Heacham housing scheme rejected amid fury over scale of area development
Plans for dozens of new homes in Heacham were thrown out yesterday, as councillors and residents slammed the level of proposed development in the area.
Supporters of the Cheney Hill application insisted it could accommodate the 69 homes that had already been approved, plus another 64 in the latest scheme.
But objectors, many of whom were carrying placards to protest against the scheme, applauded as West Norfolk Council’s planning committee voted 10 to four to reject it.
One of the main arguments against the scheme was that it would double the amount of housing envisaged for the village under the borough’s current development framework if it was approved.
That came from the insertion of the words “at least” into site allocations at the recommendation of the government inspector who examined the document.
Alan Gomm, the borough’s local plan manager, said that had been necessary because of concerns over whether the borough could sustain an adequate supply of housing land without it.
But Heacham parish council chairman Michael Williamson said the plans did not represent the “limited development” envisaged in the development framework.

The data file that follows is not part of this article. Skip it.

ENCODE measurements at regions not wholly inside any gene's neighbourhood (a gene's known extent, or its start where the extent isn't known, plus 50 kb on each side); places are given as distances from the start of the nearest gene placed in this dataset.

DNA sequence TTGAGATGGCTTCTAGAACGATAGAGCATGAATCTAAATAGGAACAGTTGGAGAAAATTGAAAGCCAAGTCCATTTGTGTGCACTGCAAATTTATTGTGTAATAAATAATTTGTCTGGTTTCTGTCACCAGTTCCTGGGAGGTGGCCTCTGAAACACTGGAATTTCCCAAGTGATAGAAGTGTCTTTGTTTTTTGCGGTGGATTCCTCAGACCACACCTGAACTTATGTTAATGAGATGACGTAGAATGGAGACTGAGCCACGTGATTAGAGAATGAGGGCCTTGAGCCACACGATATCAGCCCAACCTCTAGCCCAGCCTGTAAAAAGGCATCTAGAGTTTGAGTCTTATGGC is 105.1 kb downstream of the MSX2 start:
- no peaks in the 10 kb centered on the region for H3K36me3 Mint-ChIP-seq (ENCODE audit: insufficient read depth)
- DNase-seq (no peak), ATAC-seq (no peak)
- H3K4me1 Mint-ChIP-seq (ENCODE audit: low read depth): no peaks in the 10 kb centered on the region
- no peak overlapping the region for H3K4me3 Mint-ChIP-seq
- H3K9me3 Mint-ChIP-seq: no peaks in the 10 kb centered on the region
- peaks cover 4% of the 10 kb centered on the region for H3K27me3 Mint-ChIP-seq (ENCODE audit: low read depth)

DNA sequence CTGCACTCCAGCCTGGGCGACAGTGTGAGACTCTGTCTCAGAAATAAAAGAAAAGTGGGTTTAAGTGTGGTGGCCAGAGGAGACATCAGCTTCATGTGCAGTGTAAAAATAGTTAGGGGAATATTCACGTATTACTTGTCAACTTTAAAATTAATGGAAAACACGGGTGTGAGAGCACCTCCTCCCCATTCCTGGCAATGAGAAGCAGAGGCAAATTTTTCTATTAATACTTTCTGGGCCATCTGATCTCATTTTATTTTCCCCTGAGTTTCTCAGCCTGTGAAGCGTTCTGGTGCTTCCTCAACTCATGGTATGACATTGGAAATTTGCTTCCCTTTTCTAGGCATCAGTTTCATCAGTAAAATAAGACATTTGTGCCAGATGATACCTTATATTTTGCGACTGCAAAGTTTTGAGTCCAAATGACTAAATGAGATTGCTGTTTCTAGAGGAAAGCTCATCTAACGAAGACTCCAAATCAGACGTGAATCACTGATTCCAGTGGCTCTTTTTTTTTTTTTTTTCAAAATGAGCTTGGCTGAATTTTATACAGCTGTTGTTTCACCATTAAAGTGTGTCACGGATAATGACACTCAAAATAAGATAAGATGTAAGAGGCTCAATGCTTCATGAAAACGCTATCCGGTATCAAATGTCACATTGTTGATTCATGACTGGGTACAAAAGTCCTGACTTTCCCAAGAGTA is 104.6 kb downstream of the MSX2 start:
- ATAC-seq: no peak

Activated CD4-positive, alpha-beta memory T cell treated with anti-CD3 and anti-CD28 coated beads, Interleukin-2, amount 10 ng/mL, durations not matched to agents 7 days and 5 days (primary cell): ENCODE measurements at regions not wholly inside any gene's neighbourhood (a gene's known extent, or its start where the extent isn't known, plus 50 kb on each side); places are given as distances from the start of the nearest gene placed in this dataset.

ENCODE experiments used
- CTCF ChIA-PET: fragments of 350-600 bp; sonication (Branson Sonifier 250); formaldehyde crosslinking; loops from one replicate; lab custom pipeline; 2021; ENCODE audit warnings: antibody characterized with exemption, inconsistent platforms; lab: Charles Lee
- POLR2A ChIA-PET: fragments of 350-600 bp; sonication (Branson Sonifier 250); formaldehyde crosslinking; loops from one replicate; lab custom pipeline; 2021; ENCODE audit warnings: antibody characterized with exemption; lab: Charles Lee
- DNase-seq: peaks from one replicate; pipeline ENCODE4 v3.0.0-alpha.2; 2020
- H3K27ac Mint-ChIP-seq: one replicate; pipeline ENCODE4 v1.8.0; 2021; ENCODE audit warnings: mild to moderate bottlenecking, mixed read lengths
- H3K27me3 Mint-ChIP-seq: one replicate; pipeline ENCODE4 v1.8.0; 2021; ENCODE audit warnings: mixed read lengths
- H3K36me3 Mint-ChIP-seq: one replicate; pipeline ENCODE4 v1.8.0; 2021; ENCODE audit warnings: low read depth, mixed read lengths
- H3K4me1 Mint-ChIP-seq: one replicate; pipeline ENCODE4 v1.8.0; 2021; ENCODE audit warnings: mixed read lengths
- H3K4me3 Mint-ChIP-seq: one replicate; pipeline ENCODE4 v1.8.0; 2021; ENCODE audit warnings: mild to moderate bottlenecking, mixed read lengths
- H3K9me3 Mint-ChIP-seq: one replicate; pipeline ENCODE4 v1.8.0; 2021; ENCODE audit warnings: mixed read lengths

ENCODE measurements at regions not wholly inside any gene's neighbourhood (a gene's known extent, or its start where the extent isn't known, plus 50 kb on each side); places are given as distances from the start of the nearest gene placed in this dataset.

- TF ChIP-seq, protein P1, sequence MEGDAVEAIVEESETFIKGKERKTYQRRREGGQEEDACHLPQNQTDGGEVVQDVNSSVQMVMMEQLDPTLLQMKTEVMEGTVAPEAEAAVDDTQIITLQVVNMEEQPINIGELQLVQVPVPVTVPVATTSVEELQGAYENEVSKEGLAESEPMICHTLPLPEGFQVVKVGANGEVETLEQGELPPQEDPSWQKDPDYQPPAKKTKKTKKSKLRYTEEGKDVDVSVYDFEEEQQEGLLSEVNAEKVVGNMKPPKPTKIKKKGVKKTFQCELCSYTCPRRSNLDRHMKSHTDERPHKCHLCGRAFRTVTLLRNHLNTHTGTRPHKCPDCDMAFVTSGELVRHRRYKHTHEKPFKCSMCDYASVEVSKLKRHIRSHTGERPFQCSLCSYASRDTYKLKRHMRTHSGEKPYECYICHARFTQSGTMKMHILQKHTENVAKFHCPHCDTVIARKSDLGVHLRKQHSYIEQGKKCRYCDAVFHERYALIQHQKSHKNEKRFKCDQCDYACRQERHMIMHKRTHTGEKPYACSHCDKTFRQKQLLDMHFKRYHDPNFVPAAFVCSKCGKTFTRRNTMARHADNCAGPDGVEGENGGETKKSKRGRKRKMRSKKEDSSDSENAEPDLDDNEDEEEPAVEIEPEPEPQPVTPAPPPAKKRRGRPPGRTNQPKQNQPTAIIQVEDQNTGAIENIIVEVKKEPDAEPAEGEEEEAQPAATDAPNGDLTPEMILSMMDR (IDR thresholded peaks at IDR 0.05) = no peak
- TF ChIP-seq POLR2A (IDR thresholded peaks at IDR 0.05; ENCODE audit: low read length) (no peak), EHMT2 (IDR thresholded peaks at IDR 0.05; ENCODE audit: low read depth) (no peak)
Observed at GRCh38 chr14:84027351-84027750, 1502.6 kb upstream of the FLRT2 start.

He said: “I urge you to consider the impact on our community and the public mistrust of future site allocations together with its perception of the planning process.”
Committee member Martin Storey also dismissed the reasoning behind that as “nonsense.”
He said: “People need to know the truth. I need to know the truth. We have got to make our decisions on the truth.”
But, asking for his vote in favour of the scheme to be recorded, Tony White said: “We have made policy. We should stick to it.”
Planning officials had called for the application to be approved, subject to legal agreements being completed by the end of November.
Agent Julian Kirkham, speaking on behalf of applicants WH Kerkham (Rhoon) Ltd, insisted the site was “underused” and would address an ongoing need for new homes.
He added: “There is major inequality in this country and one of the key drivers is housing. Clearly there is a need for 133 homes.”
But more than 200 objections were registered by residents, the parish council, the village’s two ward councillors and local MP Sir Henry Bellingham.
One of the main fears was the impact of additional traffic using the roads to avoid increasing congestion on the A149 and increasing dangers for children going to the village’s schools.
Graham Reader, chairman of the parish council’s lighting and watching committee, also claimed the village was at risk of becoming part of a “greater Hunstanton” if action wasn’t taken to prevent that from happening.
He said: “We want to remain a village. We need you to protect our identity.”
But Mr Kirkham dismissed the objections as “drumbeating”, arguing they only accounted for around four per cent of the total population of the village.